McMansion

mcmansion

In American suburban communities, McMansion is a pejorative for a type of large, new luxury house which is judged to be oversized for the parcel or incongruous and out-of-place for its neighborhood. Alternatively, a McMansion can be a large, new house in a subdivision of similarly large houses, which all seem mass-produced and lacking in distinguishing characteristics, as well as appearing at odds with the traditional local architecture.

The neologism seems to have been coined sometime in the early 1980s. It first appeared in print the ‘Los Angeles Times’ in 1990. Related terms include ‘Persian palace,’ ‘garage Mahal,’ ‘starter castle,’ and ‘Hummer house.’ Marketing parlance often uses the term ‘tract mansion’ or ‘executive home.’ An example of a McWord, ‘McMansion’ associates the generic quality of these luxury homes with that of mass-produced fast food by evoking the McDonald’s restaurant chain.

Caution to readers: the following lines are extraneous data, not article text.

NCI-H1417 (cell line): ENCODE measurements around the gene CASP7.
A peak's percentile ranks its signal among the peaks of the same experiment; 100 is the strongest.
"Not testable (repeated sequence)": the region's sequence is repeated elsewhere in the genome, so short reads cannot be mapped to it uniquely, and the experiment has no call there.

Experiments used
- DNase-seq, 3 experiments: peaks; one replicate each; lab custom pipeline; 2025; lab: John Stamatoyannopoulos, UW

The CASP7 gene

The term is generally used to denote a new, or recent, multi-story house of no clear architectural style, which prizes superficial appearance over quality. It may seem too large for its lot and rarely has windows on the sides due to closely abutting upon the property boundaries, giving the appearance of crowding adjacent homes. A McMansion is either located in a newer, larger subdivision or replaces an existing, smaller structure in an older neighborhood. One real-estate writer explains the successful formula for McMansions: symmetrical structures on clear-cut lots with Palladian windows centered over the main entry and brick or stone enhancing the driveway entrance, plus multiple chimneys, dormers, pilasters, and columns—and inside, the master suite with dressing rooms and bath-spa, great rooms, breakfast and dining rooms, showplace kitchen, and extra high and wide garages for multiple cars and SUVs. Typical attributes also include a floor area of over 3,000 square feet, ceilings 9 to 10 feet high, a two-story portico, and a two-story front door hall with a chandelier hanging from 16 to 20 feet. McMansions are often built in homogeneous communities by a single developer.